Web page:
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The psychodynamics of abnormal behavior [electronic resource] / by J.F. Brown ; with the collaboration of Karl A. Menninger.

By: Brown, Junius Flagg, 1902-.
Contributor(s): Menninger, Karl A. (Karl Augustus), 1893-1990.
Series: McGraw-Hill publications in psychology.Publisher: New York ; London : McGraw-Hill Book Company, inc., 1940Edition: 1st ed.Description: xvi, 484 p. : ill., diagrs. ; 24 cm.Subject(s): Psychology, Pathological | Pathologic Processes -- psychologyAdditional physical formats: OriginalDDC classification: 132 | [159.97] Online resources: Fulltext available via EBSCOhost - Shibboleth login required Also issued in print.Summary: "In the brief period of a half century psychopathology, the study of isolated symptoms collected into a sort of curiosity cabinet labeled "The Morbid and Abnormal," has changed into psychodynamics, the study of the integration and disintegration of the human personality. From the few incomplete descriptions of bizarre behavior which characterized the earlier writings on the subject, we have arrived today at the beginnings of a systematized dynamic science. To be sure we are only at the beginning, but I believe that the time has come to incorporate these systematic aspects in the textbook literature. It is one of the chief shortcomings of textbooks that they are seldom abreast of the times. I have tried to make this one up to date by adopting the organismic solution to the psychosomatic problem and by treating each behavior disorder systematically in terms of its cause, significance, and economy. So far as I know, no such treatment exists in the textbook literature. By taking the organismic viewpoint of the mind-body problem as a starting point, much space can be saved, which previously would have been spent in debating the organic versus the functional viewpoint. The structure of the book falls into five independent but closely related parts. A brief introductory section, "The Organismic Viewpoint," establishes the methodological basis of the book. The section that follows is "Symptomatology". The third section, "Theory of the Structure and Genesis of the Personality," attempts a presentation of contemporary psychoanalytic theory which should be adequate for the beginning student. Furthermore, it attempts to present the theory in all its aspects and with all its implications. The ensuing section called "Psychiatry" describes various facts about behavior disorders. The last section examines experimental psychopathology. The book is intended for students of psychology and premedical and medical students. It is based on notes for lectures, and its purpose is hence primarily didactic"--Preface. (PsycINFO Database Record (c) 2007 APA, all rights reserved)
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Bibliography: p. 453-470.

"In the brief period of a half century psychopathology, the study of isolated symptoms collected into a sort of curiosity cabinet labeled "The Morbid and Abnormal," has changed into psychodynamics, the study of the integration and disintegration of the human personality. From the few incomplete descriptions of bizarre behavior which characterized the earlier writings on the subject, we have arrived today at the beginnings of a systematized dynamic science. To be sure we are only at the beginning, but I believe that the time has come to incorporate these systematic aspects in the textbook literature. It is one of the chief shortcomings of textbooks that they are seldom abreast of the times. I have tried to make this one up to date by adopting the organismic solution to the psychosomatic problem and by treating each behavior disorder systematically in terms of its cause, significance, and economy. So far as I know, no such treatment exists in the textbook literature. By taking the organismic viewpoint of the mind-body problem as a starting point, much space can be saved, which previously would have been spent in debating the organic versus the functional viewpoint. The structure of the book falls into five independent but closely related parts. A brief introductory section, "The Organismic Viewpoint," establishes the methodological basis of the book. The section that follows is "Symptomatology". The third section, "Theory of the Structure and Genesis of the Personality," attempts a presentation of contemporary psychoanalytic theory which should be adequate for the beginning student. Furthermore, it attempts to present the theory in all its aspects and with all its implications. The ensuing section called "Psychiatry" describes various facts about behavior disorders. The last section examines experimental psychopathology. The book is intended for students of psychology and premedical and medical students. It is based on notes for lectures, and its purpose is hence primarily didactic"--Preface. (PsycINFO Database Record (c) 2007 APA, all rights reserved)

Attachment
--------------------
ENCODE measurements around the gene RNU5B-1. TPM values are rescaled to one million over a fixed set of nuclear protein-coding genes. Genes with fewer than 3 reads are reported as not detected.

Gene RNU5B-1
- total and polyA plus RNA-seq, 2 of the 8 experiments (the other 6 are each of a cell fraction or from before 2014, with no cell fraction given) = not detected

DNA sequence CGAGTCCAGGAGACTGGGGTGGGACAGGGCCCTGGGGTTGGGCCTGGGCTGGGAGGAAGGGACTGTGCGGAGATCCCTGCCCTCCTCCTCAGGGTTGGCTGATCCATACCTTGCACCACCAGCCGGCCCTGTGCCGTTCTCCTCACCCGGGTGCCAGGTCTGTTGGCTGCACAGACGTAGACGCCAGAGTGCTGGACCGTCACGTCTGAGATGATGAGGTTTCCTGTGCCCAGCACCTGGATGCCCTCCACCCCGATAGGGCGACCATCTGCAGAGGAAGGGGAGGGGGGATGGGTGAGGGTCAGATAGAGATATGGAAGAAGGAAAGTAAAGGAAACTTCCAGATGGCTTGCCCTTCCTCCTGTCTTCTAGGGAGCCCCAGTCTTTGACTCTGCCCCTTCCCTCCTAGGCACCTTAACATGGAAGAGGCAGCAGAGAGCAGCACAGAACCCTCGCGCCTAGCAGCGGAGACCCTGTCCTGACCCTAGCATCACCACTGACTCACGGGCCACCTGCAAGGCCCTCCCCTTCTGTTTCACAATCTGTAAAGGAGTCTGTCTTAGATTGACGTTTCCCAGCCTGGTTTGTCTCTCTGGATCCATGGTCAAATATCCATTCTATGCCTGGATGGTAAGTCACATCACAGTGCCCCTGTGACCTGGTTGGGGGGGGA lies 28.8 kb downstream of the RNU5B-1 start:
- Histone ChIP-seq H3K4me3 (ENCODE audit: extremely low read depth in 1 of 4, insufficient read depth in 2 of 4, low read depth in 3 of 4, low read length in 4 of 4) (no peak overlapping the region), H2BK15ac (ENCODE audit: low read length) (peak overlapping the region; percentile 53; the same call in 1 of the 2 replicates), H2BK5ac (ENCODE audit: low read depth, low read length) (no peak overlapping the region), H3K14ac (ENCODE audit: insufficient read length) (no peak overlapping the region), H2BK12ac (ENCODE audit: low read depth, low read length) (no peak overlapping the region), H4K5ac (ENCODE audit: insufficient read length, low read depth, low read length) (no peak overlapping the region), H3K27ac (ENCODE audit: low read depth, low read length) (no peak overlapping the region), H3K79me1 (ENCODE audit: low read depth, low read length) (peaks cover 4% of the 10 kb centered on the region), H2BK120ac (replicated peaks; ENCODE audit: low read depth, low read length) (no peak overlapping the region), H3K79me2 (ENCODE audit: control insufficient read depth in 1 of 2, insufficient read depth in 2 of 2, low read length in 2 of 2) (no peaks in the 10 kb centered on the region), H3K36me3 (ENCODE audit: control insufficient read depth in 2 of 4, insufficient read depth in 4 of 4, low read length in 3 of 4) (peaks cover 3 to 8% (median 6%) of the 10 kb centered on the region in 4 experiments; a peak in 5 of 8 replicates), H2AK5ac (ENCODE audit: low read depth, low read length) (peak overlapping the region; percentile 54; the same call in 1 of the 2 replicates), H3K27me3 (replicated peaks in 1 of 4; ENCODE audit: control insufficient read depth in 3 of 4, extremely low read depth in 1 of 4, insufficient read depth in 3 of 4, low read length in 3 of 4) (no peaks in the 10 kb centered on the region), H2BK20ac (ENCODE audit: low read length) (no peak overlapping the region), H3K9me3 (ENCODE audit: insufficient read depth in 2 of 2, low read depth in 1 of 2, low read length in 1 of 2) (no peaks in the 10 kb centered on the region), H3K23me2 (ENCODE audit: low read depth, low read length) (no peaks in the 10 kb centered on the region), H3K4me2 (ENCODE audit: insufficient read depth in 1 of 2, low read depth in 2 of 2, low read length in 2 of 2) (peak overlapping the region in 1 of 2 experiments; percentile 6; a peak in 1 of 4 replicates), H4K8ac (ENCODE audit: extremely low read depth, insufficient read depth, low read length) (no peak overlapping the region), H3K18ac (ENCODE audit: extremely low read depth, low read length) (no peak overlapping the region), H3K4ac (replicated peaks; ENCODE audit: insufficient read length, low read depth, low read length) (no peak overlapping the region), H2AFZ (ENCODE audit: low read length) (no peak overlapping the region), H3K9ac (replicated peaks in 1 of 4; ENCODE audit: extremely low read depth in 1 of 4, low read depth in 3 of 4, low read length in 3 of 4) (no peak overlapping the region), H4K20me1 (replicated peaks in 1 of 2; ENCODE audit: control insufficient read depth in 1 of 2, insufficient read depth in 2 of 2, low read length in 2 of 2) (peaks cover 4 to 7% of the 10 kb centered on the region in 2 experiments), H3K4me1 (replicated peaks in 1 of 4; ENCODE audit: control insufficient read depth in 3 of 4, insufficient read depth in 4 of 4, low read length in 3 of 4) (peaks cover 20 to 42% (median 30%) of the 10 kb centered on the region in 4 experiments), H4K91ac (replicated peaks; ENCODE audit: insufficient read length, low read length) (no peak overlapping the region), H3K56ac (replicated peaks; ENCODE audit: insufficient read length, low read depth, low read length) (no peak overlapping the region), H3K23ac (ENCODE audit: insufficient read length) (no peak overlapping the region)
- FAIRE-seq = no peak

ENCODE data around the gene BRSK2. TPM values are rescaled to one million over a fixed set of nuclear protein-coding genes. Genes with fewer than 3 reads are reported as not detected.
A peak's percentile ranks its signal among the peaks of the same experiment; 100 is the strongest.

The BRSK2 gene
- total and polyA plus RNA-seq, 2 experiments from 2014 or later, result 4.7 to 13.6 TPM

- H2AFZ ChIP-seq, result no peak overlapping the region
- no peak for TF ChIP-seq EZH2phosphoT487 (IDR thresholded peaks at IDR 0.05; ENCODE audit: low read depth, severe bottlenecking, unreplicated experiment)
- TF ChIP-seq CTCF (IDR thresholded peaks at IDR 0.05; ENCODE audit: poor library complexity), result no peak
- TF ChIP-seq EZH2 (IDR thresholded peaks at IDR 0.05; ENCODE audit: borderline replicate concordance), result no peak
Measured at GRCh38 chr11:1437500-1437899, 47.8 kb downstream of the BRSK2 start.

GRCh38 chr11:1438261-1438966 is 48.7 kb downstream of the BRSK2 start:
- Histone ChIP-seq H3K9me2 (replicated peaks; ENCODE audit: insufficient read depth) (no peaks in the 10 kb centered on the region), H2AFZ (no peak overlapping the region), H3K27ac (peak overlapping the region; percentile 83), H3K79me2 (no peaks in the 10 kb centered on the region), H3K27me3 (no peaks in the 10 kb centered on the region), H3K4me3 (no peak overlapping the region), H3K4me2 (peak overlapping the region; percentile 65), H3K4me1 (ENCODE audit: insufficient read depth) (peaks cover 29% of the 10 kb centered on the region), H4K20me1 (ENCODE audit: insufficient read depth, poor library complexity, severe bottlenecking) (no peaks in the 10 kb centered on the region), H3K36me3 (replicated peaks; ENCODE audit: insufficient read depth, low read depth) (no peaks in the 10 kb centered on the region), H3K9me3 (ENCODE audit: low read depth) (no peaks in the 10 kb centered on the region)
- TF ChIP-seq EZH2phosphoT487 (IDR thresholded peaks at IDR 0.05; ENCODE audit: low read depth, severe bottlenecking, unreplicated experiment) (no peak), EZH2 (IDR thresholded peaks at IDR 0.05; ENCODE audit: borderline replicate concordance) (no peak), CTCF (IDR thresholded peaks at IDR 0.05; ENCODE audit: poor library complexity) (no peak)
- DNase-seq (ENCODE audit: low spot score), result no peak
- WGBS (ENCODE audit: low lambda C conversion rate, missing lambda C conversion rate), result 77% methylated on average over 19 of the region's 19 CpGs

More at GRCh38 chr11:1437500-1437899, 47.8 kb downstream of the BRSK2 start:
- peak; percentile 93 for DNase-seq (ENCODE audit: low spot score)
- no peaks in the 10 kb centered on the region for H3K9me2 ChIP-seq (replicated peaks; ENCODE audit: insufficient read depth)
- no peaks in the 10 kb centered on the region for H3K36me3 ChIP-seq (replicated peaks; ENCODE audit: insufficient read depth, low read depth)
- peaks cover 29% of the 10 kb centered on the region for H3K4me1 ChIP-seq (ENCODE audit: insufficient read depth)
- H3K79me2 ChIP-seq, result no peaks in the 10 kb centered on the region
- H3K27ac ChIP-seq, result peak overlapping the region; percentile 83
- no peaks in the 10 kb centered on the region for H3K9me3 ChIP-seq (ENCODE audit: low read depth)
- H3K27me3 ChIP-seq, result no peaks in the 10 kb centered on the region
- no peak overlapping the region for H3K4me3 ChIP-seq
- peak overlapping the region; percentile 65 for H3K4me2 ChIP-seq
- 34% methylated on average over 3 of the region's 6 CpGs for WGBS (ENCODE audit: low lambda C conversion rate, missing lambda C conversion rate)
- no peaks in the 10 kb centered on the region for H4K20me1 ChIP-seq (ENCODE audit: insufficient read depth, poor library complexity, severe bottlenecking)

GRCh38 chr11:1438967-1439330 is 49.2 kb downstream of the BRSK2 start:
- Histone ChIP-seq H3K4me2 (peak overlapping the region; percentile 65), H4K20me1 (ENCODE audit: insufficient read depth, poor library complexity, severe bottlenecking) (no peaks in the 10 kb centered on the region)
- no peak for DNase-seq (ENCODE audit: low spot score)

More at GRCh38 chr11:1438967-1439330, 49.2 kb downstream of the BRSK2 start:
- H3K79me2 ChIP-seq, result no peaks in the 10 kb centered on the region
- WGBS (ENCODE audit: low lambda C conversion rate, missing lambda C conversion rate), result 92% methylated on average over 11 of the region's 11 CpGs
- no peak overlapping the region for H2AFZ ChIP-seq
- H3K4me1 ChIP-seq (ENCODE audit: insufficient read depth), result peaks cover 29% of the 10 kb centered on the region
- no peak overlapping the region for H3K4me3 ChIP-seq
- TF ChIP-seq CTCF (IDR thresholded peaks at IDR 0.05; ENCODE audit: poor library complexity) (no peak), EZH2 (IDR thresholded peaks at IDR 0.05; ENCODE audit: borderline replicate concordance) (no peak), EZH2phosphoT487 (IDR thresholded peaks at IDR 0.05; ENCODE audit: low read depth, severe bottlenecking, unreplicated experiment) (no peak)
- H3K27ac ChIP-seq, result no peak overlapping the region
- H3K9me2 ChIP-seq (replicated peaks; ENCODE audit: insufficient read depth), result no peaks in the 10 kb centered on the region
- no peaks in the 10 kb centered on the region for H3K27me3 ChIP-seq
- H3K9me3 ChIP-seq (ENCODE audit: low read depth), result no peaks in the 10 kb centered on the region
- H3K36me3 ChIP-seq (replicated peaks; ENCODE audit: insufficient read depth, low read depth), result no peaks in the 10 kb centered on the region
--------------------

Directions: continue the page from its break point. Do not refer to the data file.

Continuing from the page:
Also issued in print.

Electronic reproduction. Washington, D.C. : American Psychological Association, 2005. Available via the World Wide Web. Access limited by licensing agreement. s2005 dcunns.

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